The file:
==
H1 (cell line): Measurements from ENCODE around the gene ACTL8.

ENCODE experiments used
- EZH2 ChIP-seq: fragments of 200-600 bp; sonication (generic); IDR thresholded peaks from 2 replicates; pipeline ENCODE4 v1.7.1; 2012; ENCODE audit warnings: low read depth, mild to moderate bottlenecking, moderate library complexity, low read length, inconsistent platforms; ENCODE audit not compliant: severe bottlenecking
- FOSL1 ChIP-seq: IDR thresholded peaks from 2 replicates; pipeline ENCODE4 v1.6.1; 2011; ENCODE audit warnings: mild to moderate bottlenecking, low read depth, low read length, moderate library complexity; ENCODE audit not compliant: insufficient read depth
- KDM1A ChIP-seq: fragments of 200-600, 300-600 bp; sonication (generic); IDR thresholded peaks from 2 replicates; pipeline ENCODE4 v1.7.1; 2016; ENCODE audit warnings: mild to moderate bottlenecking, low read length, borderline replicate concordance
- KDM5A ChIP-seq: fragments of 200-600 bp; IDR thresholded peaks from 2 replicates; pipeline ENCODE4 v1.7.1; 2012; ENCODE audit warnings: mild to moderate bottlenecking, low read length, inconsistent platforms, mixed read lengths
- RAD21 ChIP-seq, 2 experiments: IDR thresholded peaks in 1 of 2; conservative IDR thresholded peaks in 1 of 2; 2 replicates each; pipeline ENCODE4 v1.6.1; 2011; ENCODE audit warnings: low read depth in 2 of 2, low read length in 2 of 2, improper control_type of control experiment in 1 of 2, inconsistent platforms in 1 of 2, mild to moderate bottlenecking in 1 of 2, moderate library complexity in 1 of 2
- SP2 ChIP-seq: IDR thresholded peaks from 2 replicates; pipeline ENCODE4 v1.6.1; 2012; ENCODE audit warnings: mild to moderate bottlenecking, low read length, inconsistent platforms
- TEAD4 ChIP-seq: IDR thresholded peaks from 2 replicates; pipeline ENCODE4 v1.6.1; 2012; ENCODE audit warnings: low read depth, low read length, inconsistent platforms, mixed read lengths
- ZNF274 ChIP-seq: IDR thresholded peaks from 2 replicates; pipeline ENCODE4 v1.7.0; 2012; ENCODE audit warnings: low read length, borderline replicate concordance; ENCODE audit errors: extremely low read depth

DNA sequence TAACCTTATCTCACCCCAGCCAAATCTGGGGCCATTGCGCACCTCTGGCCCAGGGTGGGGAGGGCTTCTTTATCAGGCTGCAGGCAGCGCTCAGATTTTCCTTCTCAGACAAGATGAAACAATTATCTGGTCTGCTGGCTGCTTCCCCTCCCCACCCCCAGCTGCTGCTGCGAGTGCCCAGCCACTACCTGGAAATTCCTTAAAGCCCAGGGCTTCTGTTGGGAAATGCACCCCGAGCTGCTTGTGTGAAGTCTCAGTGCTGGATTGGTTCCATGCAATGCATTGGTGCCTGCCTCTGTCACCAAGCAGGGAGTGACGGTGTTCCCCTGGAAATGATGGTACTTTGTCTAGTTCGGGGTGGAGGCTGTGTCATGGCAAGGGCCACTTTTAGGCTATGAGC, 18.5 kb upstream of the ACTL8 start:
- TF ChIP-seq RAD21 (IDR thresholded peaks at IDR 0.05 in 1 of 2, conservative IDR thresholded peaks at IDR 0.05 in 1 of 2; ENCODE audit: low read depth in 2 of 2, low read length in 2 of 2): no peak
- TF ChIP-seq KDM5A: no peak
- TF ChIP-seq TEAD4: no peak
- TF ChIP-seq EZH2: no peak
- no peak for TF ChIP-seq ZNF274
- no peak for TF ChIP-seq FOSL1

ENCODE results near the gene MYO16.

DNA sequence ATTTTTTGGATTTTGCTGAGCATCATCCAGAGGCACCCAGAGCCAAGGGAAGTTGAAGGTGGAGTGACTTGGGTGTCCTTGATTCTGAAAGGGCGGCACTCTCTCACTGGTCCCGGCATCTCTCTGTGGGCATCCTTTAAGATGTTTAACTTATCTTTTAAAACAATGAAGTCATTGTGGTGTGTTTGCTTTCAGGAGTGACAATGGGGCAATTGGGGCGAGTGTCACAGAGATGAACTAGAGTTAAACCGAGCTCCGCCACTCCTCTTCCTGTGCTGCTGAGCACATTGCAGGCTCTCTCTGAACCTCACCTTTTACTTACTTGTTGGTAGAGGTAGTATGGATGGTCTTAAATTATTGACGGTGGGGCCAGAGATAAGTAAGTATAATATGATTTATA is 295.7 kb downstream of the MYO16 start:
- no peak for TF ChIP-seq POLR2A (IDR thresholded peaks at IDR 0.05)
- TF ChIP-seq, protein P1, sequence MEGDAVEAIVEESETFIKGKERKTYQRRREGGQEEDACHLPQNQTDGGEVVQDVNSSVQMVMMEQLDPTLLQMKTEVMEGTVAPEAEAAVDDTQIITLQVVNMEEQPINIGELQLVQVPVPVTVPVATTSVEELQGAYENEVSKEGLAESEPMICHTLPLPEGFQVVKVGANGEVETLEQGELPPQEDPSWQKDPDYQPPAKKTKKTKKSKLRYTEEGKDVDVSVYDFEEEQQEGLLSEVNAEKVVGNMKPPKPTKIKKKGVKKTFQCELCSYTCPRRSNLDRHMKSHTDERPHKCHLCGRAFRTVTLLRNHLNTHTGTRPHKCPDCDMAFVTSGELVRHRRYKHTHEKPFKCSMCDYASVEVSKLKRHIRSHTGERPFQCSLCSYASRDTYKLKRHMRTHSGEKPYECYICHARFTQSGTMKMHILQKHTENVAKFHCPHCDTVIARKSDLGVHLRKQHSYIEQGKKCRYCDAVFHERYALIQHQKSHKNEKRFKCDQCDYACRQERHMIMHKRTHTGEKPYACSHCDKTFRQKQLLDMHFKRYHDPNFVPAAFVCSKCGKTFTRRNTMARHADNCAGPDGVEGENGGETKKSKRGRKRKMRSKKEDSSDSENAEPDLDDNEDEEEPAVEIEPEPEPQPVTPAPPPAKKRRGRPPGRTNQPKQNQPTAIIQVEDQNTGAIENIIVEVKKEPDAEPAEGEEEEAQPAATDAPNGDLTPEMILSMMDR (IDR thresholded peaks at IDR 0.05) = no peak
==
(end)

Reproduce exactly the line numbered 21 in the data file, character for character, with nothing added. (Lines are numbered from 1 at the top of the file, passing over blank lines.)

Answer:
- TF ChIP-seq, protein P1, sequence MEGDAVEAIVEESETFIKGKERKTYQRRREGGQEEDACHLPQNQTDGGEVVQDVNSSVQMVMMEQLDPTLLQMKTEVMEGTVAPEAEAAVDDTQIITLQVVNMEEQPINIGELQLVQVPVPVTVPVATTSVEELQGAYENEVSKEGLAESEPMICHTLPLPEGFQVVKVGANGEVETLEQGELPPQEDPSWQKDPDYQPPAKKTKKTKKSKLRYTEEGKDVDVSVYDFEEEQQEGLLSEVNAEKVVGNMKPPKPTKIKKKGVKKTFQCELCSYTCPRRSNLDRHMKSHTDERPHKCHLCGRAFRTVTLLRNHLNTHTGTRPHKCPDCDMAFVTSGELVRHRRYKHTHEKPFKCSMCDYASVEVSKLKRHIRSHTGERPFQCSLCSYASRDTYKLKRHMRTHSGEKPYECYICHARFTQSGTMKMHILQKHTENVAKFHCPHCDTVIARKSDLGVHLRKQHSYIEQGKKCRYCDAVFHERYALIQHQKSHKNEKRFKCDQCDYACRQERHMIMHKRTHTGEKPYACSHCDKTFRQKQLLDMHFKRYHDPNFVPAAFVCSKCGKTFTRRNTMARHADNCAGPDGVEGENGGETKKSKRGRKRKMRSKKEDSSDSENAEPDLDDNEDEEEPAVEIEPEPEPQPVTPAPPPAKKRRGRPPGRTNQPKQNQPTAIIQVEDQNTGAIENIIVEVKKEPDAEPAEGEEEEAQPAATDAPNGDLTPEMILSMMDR (IDR thresholded peaks at IDR 0.05) = no peak